A long-standing complaint from individuals and small businesses is that they get less for their money. “But insurance companies generally do not disclose how much they spend in different segments of the market. The Senate analysis of the figures does not include information from California, because that state’s filings are not available through the National Association of Insurance Commissioners. … The insurance industry’s trade group, America’s Health Insurance Plans, said Monday that the 87-cent figure it cited as the industry average was based on information collected by the federal government and was an accurate reflection of how much of each dollar in premiums was spent on medical claims.” (Abelson, 11/2).

This comes at a time when the Senate is about to unveil their health care bill. This information could be crucial to massing public opinion against the industry and keeping the entire Democratic caucus on board with reform.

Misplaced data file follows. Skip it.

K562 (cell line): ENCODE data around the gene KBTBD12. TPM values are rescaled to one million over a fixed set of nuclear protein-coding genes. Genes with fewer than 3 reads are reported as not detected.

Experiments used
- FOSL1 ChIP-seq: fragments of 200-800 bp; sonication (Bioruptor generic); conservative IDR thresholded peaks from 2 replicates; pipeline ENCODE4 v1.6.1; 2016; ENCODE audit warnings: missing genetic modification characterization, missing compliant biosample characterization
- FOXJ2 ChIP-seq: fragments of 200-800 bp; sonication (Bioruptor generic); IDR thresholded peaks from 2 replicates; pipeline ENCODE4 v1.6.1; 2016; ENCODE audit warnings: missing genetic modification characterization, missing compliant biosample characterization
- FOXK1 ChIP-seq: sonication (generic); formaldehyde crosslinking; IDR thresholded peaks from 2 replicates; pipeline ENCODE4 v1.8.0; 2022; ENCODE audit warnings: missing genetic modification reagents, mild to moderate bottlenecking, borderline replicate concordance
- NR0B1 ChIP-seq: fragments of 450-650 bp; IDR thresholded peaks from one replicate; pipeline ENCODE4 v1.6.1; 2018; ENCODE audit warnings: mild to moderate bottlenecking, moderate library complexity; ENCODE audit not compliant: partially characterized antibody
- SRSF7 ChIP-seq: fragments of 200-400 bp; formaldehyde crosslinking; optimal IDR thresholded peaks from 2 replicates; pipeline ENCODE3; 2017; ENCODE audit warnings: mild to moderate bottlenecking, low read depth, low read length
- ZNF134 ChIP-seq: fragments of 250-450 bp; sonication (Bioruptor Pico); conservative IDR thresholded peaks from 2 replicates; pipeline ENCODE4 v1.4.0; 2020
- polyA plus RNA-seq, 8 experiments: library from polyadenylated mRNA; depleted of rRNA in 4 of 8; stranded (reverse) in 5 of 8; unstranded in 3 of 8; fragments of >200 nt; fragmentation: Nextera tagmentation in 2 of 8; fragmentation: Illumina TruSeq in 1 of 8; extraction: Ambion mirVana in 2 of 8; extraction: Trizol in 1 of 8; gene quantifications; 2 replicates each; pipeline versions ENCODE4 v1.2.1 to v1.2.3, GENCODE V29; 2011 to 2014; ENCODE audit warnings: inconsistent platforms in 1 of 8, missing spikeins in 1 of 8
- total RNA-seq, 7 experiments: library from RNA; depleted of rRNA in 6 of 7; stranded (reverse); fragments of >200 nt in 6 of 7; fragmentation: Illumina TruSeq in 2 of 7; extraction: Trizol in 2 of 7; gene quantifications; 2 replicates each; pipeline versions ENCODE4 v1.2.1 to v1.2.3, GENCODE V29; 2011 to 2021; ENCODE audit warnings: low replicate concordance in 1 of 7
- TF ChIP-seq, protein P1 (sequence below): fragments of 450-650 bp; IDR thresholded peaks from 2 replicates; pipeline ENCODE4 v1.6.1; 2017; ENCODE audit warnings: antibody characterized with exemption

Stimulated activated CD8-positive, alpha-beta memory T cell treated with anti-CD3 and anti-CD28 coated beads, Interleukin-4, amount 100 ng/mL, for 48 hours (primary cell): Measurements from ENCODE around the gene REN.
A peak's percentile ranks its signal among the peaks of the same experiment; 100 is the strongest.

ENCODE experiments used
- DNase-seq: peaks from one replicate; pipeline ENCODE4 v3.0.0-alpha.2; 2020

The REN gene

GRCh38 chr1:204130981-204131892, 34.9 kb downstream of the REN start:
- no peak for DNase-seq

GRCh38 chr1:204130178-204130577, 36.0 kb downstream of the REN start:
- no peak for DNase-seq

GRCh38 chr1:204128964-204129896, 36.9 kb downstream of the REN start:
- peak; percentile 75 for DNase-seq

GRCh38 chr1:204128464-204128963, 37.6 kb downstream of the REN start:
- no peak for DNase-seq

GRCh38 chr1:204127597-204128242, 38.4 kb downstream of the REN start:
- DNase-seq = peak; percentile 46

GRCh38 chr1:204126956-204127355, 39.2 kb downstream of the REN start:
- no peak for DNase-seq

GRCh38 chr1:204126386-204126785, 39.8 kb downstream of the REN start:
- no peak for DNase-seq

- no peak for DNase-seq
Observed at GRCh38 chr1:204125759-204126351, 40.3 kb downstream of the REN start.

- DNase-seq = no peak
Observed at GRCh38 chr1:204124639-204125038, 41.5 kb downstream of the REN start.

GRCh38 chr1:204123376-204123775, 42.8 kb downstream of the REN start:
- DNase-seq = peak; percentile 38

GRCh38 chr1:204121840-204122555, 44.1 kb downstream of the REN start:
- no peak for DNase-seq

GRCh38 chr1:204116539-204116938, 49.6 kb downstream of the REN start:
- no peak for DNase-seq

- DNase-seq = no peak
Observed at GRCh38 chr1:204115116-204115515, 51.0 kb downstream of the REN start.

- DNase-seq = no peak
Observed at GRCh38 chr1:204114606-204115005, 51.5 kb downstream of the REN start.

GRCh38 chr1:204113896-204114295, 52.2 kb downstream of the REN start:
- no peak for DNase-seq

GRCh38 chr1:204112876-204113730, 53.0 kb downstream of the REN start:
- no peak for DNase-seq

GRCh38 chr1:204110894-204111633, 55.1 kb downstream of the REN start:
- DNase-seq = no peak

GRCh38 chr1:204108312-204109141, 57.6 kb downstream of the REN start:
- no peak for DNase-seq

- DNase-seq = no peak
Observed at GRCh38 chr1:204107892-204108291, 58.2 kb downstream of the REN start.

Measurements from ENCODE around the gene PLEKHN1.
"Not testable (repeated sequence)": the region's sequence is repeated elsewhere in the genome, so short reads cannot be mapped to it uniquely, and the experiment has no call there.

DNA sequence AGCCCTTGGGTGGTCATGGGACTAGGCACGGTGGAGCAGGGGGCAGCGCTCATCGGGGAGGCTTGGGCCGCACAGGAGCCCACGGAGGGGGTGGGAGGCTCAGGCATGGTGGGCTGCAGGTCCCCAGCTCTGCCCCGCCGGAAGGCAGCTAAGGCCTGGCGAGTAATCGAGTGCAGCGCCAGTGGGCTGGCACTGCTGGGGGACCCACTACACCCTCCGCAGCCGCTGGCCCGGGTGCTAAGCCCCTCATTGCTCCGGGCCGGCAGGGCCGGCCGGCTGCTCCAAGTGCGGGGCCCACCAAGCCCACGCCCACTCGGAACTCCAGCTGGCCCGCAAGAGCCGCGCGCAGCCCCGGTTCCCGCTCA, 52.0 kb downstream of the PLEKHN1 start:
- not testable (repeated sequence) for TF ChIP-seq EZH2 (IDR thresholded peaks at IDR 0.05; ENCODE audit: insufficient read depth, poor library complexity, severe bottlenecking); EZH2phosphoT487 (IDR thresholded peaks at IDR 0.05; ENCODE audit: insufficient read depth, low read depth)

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Repealing Insurance Industry’s Anti-Trust Exemption In House Bill
Posted by David Dayen on October 30, 2009 | 8:48 am
Ryan Grim reported yesterday that Harry Reid decided to leave out the repeal of the insurance industry’s anti-trust exemption from the Senate health care bill, preferring to include it as an amendment on the floor. However, the House bill does include repeal, albeit the partial one that passed the Judiciary Committee and not the full repeal of the exemption that some Democrats sought. The narrow-cast repeal in the House bill refers specifically to “price fixing, market allocation, or monopolization.” This would enable the Justice Department to go after monopolistic practices in the health insurance or the medical malpractice insurance market in the states. While CBO basically said that this would have a minimal effect, it would put those engaged in corrupt practices either in jail or out of business, which is preferable to the alternative.

The fact that the House will embed, and probably pass, this repeal makes its ultimate survival in conference pretty good, since we know Harry Reid, who testified in its favor, is a supporter. He may not have wanted to introduce something in the blend of the bills that didn’t appear in either of them, but that won’t be the case in the conference committee.